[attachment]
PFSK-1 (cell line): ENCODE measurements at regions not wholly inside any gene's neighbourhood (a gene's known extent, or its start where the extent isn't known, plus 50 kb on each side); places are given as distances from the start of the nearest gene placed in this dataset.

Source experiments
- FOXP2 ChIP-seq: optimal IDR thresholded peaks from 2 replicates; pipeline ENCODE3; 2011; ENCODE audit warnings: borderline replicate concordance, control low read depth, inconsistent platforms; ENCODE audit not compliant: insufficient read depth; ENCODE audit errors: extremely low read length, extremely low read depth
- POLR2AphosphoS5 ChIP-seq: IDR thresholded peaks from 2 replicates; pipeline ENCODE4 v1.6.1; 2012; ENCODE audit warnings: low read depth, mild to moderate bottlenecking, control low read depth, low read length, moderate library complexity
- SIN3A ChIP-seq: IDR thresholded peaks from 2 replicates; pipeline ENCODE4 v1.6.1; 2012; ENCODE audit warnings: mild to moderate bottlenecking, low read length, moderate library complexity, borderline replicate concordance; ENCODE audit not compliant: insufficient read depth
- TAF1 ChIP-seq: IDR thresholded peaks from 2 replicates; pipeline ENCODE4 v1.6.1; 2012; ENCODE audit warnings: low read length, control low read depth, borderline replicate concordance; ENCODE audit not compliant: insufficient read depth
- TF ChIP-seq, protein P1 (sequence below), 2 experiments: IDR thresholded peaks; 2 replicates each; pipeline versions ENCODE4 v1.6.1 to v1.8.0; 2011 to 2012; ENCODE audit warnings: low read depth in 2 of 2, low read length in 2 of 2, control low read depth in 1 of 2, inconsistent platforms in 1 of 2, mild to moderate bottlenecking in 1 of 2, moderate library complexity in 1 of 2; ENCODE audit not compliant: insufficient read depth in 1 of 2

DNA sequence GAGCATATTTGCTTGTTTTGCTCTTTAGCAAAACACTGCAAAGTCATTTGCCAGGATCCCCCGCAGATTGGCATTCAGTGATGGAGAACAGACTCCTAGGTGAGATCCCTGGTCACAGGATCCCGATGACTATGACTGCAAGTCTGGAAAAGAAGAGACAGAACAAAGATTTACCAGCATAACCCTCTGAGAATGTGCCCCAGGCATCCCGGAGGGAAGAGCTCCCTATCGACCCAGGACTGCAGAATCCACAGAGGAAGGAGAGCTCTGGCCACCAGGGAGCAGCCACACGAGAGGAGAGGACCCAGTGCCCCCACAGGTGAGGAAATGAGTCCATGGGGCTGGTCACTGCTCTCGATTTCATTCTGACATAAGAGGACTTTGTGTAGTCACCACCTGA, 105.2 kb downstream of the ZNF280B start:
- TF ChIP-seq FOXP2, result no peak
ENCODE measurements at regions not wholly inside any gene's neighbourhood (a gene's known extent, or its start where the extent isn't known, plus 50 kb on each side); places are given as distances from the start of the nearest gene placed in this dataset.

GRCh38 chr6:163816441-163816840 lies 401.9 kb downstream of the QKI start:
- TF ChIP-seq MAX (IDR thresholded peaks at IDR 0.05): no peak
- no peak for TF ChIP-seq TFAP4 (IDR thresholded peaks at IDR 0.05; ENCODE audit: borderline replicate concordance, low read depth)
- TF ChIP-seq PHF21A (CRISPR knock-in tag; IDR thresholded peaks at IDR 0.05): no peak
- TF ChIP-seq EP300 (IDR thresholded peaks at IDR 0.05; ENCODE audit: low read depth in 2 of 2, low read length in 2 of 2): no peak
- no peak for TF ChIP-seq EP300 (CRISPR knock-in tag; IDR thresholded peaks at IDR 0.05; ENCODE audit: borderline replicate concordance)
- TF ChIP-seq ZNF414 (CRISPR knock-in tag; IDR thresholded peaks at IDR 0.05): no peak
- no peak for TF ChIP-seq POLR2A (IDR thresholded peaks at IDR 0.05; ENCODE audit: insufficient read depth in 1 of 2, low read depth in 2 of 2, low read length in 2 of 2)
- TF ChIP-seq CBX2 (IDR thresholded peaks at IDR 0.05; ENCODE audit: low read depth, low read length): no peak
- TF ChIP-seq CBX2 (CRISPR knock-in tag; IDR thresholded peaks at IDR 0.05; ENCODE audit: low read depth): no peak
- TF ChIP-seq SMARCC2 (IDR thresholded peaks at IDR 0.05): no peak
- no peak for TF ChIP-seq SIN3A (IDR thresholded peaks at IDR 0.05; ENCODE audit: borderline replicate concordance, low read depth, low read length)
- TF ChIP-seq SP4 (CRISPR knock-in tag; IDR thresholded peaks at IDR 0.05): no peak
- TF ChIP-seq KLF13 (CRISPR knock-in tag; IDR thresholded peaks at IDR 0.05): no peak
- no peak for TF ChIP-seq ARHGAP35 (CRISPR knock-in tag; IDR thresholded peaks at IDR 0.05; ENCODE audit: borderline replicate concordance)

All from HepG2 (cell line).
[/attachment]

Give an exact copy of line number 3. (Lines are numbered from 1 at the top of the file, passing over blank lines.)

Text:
- FOXP2 ChIP-seq: optimal IDR thresholded peaks from 2 replicates; pipeline ENCODE3; 2011; ENCODE audit warnings: borderline replicate concordance, control low read depth, inconsistent platforms; ENCODE audit not compliant: insufficient read depth; ENCODE audit errors: extremely low read length, extremely low read depth